BY Brandon Voss
February 01 2010 7:05 PM ET
So are you easier on gay employees than you are on the straight girls?
Yeah, I am. The girls can get really cranky and mean, but my gay sons and I have a lot of fun during the day.
Gay characters have been conspicuously absent from The Hills and The City on MTV. Will that change since Kell on Earth is on Bravo?
Are you kidding me? Yes, we have the best guys in my office — who, by the way, now want to only be referred to as “the gays.”
Tell me about Andrew Mukamal, your assistant and Kell on Earth costar.
I love Andrew. Isn’t he hot? I once said to him, “I don’t really think you’re gay. I think you’re just trying to get into the fashion business.” He was like, “No, it’s just that no guys want to have sex with me right now.” So we took a survey in the office to see how many girls wanted to have sex with Andrew, and we all raised our hands. But now he has a boyfriend — well, he probably wouldn’t be happy for me to say that because I’m sure he doesn’t want to close his options off, but he met somebody he likes. Andrew’s like my Rob Camilletti and my Wednesday Addams all rolled into one, but sometimes I have to say, “Andrew, you can’t wear skirts during this meeting — and I don’t care if it’s a skort.” He once said, “Yeah, I spend all my money on clothes. What else would you spend your money on?” I was like, “Oh, my God, that’s the meanest thing you could say in America right now!”
Under the heading “Top Ten Career Don’ts — Or, How Not to Get a Career in Fashion” in your book, you write, “Do not overemphasize your nationality or gender as a way of making a point. You may be a gay man, but you still have no right to wear a skirt and twirl around in the middle of the room proclaiming you’re king of the fairies.”
Yeah, that is so not OK. Even if you’re the greatest queen of all time, you have to tone it down in the middle of the day. There’s another Andrew in the office — we call him “Tandrew” — who’s like this pixie version of George Hamilton’s offspring. I tell him he can’t just whiz around calling me “Miss Thing” all day long. Express yourself, but don’t overexpress yourself — unless you’re asked to, of course, and then I expect you to do it immediately. Pablo Olea, our showroom director, only walks as if he’s doing runway — even when he’s just going to the fax machine. He doesn’t say much, but sometimes he wears a cape and sometimes he’ll come by my desk and put the cape over my head like a matador. And every once in a while he’ll put on all the samples from clients who haven’t paid their bills and do a full fashion show in the middle of the office.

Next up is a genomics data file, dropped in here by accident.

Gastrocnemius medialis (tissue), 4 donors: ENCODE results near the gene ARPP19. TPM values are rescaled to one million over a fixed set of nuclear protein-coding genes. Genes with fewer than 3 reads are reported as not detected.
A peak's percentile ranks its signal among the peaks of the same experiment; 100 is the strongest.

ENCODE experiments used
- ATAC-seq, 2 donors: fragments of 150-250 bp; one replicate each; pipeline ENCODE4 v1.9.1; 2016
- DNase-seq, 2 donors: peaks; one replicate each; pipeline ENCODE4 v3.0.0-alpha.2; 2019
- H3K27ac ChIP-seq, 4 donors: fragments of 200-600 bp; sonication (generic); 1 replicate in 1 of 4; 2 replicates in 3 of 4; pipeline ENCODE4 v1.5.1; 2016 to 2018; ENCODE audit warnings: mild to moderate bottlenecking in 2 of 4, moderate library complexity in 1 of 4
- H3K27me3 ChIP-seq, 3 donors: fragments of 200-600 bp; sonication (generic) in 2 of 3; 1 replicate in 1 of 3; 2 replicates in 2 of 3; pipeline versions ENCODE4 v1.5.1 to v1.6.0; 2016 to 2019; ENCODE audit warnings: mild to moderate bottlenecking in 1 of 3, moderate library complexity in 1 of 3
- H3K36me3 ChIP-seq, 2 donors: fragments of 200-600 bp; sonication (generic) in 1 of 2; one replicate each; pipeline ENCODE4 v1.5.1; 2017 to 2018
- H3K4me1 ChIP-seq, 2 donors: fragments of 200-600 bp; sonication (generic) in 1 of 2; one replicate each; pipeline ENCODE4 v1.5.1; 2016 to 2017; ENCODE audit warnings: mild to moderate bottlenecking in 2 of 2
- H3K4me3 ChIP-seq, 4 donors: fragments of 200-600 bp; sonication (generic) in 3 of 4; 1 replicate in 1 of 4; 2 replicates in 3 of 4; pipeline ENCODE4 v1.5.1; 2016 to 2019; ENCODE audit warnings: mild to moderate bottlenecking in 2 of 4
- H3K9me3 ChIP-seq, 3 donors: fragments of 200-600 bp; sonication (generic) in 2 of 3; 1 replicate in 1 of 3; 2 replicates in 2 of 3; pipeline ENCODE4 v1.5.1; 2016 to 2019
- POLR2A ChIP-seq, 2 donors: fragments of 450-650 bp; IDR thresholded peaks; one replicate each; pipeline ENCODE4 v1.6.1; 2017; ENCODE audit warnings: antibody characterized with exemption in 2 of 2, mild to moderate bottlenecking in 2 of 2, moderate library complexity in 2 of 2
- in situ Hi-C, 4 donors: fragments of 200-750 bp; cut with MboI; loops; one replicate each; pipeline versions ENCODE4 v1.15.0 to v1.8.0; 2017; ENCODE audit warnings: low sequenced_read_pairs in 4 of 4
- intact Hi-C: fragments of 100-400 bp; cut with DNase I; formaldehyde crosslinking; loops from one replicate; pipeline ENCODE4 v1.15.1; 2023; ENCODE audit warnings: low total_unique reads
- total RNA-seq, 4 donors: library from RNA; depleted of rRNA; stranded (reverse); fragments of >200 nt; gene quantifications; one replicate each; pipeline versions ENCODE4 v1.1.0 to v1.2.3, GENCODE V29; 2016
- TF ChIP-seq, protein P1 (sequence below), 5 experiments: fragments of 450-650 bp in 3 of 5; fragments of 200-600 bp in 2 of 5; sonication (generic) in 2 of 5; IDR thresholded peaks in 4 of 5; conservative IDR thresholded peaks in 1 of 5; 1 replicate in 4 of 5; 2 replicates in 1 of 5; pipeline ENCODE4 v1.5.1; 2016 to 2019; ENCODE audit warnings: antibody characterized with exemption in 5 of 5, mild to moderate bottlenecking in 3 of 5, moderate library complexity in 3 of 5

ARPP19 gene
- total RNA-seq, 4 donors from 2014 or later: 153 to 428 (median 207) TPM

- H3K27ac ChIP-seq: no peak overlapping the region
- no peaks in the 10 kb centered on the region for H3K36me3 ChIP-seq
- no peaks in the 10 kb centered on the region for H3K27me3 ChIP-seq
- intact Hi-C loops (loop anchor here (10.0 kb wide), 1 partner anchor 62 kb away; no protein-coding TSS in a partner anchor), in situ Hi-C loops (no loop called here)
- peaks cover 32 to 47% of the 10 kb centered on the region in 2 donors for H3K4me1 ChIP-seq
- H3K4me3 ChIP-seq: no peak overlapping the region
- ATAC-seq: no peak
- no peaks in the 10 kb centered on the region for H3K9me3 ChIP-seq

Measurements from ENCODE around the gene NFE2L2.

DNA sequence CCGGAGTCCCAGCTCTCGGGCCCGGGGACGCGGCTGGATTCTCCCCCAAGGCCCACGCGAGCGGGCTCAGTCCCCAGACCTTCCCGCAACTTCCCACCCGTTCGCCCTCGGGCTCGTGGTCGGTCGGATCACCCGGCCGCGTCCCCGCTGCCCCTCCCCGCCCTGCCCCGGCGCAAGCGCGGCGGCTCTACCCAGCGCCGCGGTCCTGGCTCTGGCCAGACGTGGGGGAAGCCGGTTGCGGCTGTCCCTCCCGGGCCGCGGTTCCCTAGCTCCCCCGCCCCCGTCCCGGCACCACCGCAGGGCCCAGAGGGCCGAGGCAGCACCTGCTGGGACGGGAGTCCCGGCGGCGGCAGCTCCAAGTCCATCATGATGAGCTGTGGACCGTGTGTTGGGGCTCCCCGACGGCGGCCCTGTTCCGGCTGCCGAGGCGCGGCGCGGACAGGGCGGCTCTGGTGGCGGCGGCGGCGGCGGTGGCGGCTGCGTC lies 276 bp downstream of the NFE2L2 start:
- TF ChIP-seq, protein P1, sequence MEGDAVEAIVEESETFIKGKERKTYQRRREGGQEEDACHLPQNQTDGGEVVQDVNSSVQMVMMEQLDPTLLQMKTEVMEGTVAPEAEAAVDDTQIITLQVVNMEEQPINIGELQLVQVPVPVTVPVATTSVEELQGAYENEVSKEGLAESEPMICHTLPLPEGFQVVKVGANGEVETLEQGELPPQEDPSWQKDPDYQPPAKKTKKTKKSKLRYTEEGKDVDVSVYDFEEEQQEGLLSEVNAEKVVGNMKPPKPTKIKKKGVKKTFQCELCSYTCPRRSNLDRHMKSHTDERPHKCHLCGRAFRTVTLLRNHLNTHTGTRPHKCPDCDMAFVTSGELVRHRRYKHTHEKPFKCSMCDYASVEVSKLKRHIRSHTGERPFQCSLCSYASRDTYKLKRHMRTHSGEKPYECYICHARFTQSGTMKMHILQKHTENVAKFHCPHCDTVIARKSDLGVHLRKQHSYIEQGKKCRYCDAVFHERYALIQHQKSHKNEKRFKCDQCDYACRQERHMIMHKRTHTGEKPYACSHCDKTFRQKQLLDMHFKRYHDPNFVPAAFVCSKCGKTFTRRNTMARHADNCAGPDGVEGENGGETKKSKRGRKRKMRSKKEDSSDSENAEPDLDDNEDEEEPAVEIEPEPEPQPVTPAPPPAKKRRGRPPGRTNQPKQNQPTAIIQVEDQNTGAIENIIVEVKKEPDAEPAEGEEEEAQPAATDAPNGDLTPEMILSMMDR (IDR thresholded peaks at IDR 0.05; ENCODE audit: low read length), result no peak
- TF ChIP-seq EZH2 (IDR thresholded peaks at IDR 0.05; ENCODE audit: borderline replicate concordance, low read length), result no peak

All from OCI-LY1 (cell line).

Some fashion critics in recent years have blamed many of the fashion industry’s problems — boyish figures of female models, unflattering tent dresses, uncomfortable women’s wear — on gay male designers, which stems from the idea that they aren’t sexually attracted to women and therefore don’t truly understand women’s bodies. Is there any validity to that argument?
No. People don’t understand that it’s society that’s powerful, not the artist. It’s the craziest thing, but the power is really in the hands of the consumer. It’s society that’s pointing younger, thinner, better, more, so the fashion, music, movie, and TV people are just giving the people at home what they want. It’s a gladiator sport. Just from being on TV, I’ve seen how mean people can be and how they want you to conform to and look like what they want to see. They become very aggravated and agitated if you don’t, but I’m not Heidi, so I’m not going to go out and have 10 surgeries until you think I look good.
Speaking of fashionable gays, what do you think about CocoPerez, Perez Hilton’s celebrity fashion blog?
You gotta love the queen of all media.
One major aspect of your life and career you don’t explore in your book is the exposure you’ve received from the MTV shows. Why did you avoid discussing that?
I love The City and I’m really grateful that I’ve had the opportunity to be on that — I’m actually filming the third season right now — but I didn’t want to refer to my television life because I wanted to make a book that could sit on the shelf for a while. I didn’t want somebody to buy my book in 10 years, see me talking about this TV show, and have it be like a “So ’80s, Where Are They Now?” thing.
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